2006 4BR Awards - 4BR Special Award - Markus Bach


The 2006 4BR Special Award goes to Markus Bach, the architect behind the European Brass Band Championships and in 2006 the man who epitomised the belief that the contest had a future post the Besson collapse.

BachWithout Markus Bach there would be no brass band movement in Switzerland. Without Markus Bach there would be no European Brass Band Championship.

He has been a player, teacher, conductor, administrator, developer, adjudicator and figurehead, and has been without doubt one of the most important and influential figures in the modern brass band movement. In the post Besson meltdown he was the central figure in ensuring the survival and ultimate revitalization of the European Contest.

His critics (and there are many) see him as someone who has perhaps put his own interests ahead of the greater good of the movement he represents, and he continues to illicit strong opinions from those who see him as a force for good (and there are many of them too) and those who are perhaps less charitable.

The latter group tend however to forget that if you are to drive forward an organization such as the European Brass Band Association for over decade, to develop its championships into a true international music festival, to have the belief and forcefulness that its future was worth saving at a time when it could so easily been diverted onto another course, is a man who you are lucky to have on your side.  The benefit to the European Brass Band Championships as well as to banding in his home country has been incalculable.

As a young man he studied trumpet and trombone and heard the pioneering bands such as CWS Manchester as they took their first tentative steps into Europe at the end of the 1960s and early 1970s. He was bitten by the brass band bug, and soon after, with the likes of Ernst Graf, Roger Violet, Ernst Egger and Andy Winkler, he returned from a period living in London to found Brass Band Berneroberland in 1968, the Swiss National Brass Band Championships in 1972, the Swiss National Solo and Quartet Championships in 1974 and the Swiss National Youth Brass Band in 1976. It was a movement based on the development from its roots and by 1990 it had grown beyond the wildest expectations. 

His own qualifications, polyglot abilities, attention to detail, professionalism and his immense ability to bring together like minded people to work for a common cause made him an ideal administrator.  He continued to conduct with great success however (he won his own National Championships on more than one occasion) and made his first appearance at the contest he would do so much to develop and shape in 1981, conducting Berneroberland into joint 7th place.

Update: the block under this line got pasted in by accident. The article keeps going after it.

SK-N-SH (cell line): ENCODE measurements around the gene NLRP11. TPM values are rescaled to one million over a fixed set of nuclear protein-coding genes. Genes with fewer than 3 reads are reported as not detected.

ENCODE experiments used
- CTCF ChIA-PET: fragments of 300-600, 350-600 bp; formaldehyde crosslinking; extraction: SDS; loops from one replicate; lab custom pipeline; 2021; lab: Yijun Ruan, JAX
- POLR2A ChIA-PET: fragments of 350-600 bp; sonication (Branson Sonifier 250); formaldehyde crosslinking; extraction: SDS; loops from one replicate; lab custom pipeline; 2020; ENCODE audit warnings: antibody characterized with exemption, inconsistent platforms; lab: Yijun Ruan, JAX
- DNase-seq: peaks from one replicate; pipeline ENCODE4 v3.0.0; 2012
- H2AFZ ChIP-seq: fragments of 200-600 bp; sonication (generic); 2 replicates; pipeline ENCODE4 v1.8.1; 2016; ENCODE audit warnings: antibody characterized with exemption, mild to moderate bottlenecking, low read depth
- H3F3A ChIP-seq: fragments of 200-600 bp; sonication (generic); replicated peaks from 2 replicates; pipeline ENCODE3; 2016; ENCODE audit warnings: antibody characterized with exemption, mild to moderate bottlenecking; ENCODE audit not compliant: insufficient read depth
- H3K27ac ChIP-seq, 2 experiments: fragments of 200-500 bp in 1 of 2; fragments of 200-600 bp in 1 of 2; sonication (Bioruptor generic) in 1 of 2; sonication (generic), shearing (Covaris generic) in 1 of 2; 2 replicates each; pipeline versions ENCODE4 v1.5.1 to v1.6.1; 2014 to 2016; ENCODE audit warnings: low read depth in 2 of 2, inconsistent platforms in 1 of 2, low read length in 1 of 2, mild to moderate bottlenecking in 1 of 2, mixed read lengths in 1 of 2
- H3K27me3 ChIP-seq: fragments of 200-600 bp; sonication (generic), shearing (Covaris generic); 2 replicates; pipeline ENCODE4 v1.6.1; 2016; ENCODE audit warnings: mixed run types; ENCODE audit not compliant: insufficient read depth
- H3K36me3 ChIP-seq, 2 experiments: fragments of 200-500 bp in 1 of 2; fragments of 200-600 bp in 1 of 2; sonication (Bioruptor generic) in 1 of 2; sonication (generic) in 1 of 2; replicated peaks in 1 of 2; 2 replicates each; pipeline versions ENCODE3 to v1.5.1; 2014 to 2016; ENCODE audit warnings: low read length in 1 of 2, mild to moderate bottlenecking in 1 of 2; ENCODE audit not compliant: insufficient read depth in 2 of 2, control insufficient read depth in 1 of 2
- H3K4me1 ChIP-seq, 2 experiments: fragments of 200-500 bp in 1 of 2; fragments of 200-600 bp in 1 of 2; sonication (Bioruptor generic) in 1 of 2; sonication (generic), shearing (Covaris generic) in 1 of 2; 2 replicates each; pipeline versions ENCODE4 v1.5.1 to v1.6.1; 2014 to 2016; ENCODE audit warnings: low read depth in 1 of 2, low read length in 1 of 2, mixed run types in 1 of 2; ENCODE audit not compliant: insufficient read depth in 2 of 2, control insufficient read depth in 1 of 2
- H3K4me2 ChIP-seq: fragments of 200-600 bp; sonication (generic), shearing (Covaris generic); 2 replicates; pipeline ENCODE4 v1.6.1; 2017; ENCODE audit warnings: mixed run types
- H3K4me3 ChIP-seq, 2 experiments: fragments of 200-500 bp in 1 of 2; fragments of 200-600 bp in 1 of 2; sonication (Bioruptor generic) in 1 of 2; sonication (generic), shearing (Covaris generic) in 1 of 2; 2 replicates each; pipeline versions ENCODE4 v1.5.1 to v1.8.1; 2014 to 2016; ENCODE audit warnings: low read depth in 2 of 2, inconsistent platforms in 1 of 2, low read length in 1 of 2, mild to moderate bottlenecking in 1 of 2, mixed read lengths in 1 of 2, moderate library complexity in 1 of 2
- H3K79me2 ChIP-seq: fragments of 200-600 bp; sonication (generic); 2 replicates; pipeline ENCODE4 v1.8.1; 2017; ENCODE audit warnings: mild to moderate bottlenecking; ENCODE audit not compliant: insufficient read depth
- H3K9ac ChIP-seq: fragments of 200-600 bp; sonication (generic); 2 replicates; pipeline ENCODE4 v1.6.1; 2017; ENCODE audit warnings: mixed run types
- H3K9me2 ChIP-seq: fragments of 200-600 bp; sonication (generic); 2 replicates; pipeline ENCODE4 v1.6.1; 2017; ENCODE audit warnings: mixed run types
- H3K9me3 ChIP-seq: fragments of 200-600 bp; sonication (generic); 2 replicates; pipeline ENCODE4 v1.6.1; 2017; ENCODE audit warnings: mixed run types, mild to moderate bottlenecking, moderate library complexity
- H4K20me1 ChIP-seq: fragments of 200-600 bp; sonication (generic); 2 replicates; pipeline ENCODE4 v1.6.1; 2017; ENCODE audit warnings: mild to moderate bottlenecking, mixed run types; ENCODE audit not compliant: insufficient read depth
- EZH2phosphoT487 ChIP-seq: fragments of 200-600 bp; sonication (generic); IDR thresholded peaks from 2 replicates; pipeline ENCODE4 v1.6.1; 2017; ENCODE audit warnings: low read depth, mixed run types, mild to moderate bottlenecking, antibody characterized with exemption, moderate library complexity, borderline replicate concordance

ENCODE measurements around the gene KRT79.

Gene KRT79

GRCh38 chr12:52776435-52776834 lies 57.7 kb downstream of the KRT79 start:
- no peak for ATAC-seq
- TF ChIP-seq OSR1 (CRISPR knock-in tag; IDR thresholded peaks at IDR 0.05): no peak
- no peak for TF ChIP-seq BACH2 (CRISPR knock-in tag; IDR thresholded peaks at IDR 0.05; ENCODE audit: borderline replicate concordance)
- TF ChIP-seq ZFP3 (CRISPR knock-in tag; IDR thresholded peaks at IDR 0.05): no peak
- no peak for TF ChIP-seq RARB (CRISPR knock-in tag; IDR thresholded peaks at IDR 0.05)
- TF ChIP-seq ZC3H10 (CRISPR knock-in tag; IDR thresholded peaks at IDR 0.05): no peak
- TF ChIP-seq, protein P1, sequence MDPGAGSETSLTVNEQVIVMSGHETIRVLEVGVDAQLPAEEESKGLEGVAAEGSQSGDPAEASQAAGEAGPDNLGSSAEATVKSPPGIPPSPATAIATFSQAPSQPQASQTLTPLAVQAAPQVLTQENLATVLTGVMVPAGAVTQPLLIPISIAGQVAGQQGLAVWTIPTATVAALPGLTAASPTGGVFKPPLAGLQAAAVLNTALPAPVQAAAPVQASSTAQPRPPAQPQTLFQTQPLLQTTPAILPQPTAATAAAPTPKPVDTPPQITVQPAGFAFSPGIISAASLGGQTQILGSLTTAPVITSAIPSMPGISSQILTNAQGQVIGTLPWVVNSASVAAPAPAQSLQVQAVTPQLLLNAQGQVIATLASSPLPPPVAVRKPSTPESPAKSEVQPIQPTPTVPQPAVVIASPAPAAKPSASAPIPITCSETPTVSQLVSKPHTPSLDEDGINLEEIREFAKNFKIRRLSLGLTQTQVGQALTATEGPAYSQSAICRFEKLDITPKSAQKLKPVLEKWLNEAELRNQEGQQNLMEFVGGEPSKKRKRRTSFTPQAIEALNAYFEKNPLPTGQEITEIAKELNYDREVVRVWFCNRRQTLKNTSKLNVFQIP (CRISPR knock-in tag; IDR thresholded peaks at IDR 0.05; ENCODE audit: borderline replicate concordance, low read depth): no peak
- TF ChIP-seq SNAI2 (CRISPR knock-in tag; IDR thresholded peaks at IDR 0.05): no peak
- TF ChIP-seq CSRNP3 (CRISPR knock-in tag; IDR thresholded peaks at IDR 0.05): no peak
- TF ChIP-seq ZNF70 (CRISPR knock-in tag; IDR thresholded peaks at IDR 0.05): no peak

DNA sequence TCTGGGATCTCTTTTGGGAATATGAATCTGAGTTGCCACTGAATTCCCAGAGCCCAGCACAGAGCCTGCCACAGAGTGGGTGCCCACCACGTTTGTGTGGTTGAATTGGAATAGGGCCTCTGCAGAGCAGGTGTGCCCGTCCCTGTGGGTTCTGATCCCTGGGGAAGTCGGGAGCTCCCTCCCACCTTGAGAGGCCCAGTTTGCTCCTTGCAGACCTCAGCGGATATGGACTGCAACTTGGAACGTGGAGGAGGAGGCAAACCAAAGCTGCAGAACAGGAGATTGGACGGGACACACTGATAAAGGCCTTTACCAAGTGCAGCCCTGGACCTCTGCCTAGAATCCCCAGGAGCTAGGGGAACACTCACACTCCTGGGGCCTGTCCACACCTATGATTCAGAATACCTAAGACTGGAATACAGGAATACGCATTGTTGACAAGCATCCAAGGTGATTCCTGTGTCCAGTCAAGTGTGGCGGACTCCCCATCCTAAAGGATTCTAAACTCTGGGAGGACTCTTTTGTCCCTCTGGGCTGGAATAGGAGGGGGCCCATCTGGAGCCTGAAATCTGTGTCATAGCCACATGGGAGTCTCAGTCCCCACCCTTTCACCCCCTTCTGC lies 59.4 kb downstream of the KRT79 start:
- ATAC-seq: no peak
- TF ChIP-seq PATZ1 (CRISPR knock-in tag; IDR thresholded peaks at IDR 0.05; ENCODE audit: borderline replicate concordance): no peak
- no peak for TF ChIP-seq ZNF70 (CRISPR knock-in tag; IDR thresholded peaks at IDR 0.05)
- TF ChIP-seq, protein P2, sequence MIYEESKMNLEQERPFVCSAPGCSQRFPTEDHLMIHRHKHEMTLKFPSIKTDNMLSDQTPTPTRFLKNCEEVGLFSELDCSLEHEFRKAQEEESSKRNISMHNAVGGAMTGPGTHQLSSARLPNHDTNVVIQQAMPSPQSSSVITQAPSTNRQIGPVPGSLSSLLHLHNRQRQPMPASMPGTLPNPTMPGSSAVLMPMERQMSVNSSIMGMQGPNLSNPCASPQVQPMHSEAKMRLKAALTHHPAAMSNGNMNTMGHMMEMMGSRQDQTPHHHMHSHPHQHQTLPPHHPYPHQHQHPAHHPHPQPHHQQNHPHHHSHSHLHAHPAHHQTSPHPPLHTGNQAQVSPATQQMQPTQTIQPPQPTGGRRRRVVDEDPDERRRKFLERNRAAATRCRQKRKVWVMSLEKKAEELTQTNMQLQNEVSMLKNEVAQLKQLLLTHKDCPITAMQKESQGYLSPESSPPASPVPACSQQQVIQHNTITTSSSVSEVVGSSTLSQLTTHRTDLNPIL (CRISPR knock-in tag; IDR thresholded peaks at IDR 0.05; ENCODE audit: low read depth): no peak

In the early 1980s he became a member of the Boosey & Hawkes Advisory Committee on the European Championships and in 1995, together with Jappie Dyjkstra, Tom Brevik, Robert Shotte, Fred Harles and James Abbott he helped set up EBBA. Since that time, and under his stewardship as President, he has helped develop the championship from an annual even, that after its initial start at the Royal Albert Hall had become something of a brass band side show, at times relegated to sports halls and small provincial venues that lacked imagination and funding, to a true international festival, held at the major concert halls throughout Europe. 

Those abilities to communicate to all member countries and to encourage sponsors to invest in the event over the years has also helped develop the B Section, create the European Youth Brass Band and also enhance the status of the ancillary European events such as the composers and conductors competitions.   Only a man with his drive and enthusiasm and genuine love for the movement could have done this, and his long term ambition of seeing countries such as Italy, Germany and Lithuania join EBBA and develop a true brass band culture in their countries has been lasting and significant.

His diplomatic skills in late 2004 and early 2005 also helped to save the contest from what could have been a potentially disastrous future. With Besson, mired in financial melt down, the decision to stop sponsoring the European Championships could have been a hammerblow from which it could never recover. With rival organizations looking to step into the breach, Markus Bach held firm with his belief that the future could only be sustainable under the EBBA banner. He proved both successful and right. The European Brass Band Championships is now just that not a British Championship with European interest.

Other troubles also surfaced too, and it was his direct, yet sympathetic handling of the Welsh membership problems that finally made it possible for them to return to the fold and enable Wales to send their champion band to the Belfast contest.  

In other areas he has perhaps not been so successful, and there is still genuine concern over some aspects of the EBBA organization and some of the mechanisms, which he has overseen into the contest. The choice of adjudicators and set work music still raises concern in many quarters, but it is to his credit that at each European contest the press are allowed to ask as many questions as they want of him and his fellow EBBA members at official press conferences, ancillary debates and functions. 

He has of course been fortunate to work with a group of people who share his vision, and with his retirement as President of EBBA in 2007 after the Birmingham event, the future course of EBBA and its flagship contest will skip a generation. It will be in very safe hands though. 

That says a great deal about Markus Bach; a man who has given his life to music. He is a most deserving recipient of the 2006 4BR Special Award.


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